Tyler Green
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Tyler Green Modern Art Notes

We have a Super Bowl bet!

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This just in: The Milwaukee Art Museum and the Carnegie Museum of Art have agreed to a Super Bowl bet! Even better: The museums have put major works by major artists on the line. The bet continues an annual tradition begun  last year when MAN instigated a wager between the Indianapolis Museum of Art and the New Orleans Museum of Art.

Both museums are offering up significant impressionist paintings: The Carnegie Museum of Art has wagered Pierre Renoir’s playful, fleshy Bathers with a Crab (cicra 1890-99, above) on a Pittsburgh Steelers victory. The Milwaukee Art Museum has put on the line Gustave Caillebotte’s serene Boating on the Yerres (1877, below). (Coincidentally, the Caillebotte was one of the paintings I suggested here. I completely whiffed on the Renoir.) Milwaukee is the nearest city to Green Bay (pop. 100,000), which does not have an art museum.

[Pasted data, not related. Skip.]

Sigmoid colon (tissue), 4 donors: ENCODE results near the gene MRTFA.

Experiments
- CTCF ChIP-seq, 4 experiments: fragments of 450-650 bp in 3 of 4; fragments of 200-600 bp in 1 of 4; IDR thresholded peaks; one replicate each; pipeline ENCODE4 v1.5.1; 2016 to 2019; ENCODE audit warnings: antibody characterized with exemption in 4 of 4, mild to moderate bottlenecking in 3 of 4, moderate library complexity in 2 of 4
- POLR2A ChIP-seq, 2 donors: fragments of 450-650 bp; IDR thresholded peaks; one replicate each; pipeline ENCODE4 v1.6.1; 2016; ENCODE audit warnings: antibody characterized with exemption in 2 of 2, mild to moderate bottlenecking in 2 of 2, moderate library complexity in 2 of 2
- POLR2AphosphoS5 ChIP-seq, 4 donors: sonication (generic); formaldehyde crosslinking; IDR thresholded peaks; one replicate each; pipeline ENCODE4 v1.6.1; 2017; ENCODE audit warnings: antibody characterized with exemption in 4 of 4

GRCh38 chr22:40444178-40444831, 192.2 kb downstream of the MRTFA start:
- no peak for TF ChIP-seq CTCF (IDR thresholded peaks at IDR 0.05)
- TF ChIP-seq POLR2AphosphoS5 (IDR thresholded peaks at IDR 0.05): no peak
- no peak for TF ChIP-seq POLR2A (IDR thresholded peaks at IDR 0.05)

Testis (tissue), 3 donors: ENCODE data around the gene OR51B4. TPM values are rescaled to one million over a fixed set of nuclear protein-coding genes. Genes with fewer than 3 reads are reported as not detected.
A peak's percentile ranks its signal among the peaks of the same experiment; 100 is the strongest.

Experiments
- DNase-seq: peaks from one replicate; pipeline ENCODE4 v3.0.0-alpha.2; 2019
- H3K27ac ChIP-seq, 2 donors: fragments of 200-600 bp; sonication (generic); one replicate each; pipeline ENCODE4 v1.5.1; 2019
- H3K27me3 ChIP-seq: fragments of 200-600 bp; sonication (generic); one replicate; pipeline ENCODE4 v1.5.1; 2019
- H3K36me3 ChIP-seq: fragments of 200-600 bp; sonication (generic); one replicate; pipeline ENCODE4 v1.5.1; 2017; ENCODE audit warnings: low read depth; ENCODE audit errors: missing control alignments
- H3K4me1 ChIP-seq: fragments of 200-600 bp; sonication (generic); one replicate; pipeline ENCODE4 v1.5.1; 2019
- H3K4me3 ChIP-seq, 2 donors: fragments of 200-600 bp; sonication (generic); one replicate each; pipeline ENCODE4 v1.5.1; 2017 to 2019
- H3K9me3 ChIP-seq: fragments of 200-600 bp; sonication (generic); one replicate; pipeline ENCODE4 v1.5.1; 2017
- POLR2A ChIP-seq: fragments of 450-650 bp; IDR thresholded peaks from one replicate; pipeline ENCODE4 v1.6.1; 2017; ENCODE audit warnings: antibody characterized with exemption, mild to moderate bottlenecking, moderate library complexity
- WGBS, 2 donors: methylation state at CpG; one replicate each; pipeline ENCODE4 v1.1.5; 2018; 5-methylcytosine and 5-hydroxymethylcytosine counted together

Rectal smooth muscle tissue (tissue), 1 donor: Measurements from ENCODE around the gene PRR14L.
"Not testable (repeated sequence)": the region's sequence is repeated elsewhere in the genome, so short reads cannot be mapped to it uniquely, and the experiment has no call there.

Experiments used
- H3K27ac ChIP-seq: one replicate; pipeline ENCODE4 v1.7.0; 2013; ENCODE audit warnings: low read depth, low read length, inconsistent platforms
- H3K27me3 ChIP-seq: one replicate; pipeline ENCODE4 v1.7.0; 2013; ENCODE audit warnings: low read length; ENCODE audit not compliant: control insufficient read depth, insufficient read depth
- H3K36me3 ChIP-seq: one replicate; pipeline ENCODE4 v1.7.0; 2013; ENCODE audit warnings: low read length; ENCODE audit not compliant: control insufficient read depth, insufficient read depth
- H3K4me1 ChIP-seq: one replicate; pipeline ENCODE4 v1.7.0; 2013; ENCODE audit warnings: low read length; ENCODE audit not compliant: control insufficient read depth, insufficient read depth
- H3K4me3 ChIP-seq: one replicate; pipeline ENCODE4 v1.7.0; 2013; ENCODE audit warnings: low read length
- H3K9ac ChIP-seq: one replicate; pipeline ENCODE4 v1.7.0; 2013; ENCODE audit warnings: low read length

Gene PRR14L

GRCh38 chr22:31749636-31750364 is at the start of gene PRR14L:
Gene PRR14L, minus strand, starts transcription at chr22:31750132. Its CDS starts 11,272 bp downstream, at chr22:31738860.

The two museums have not yet determined the dates of the loan.

Either loan would provide something new to museum visitors in Wisconsin and western Pennsylvania: According to the Milwaukee Art Museum’s online collection site, the museum does not have a Renoir nude. (MAM’s only Renoir is this charming impressionist river scene.) While the Carnegie has a good impressionist collection, including significant works by Monet, Degas, Pissaro and Sisley, it does not have a Caillebotte.

MAM and CMOA were quick to express interest in the bet once MAN suggested it on Sunday night. MAM director Daniel Keegan is a Green Bay native and I’m told he was particularly eager to fly the Packers flag. “I’m confident that we will be enjoying the Renoir from Carnegie Museum of Art very soon. I look forward to displaying it where the public can enjoy it and be reminded of the superiority of the Green Bay Packers,” Keegan said in a press release.

CMOA director Lynn Zelevansky shot back at Keegan, also in the kind of press release that art museums only issue when they’re having fun. “In Pittsburgh, we believe trash talk is bad form,” she said. “We let the excellence of our football team, and our collection, speak for itself. It will be my great pleasure to see the Caillebotte from the Milwaukee Art Museum hang in our galleries.”

Last year the Indianapolis Museum of Art lost the Super Bowl bet and loaned a significant JMW Turner painting to the New Orleans Museum of Art after the Saints beat the Colts 31-17.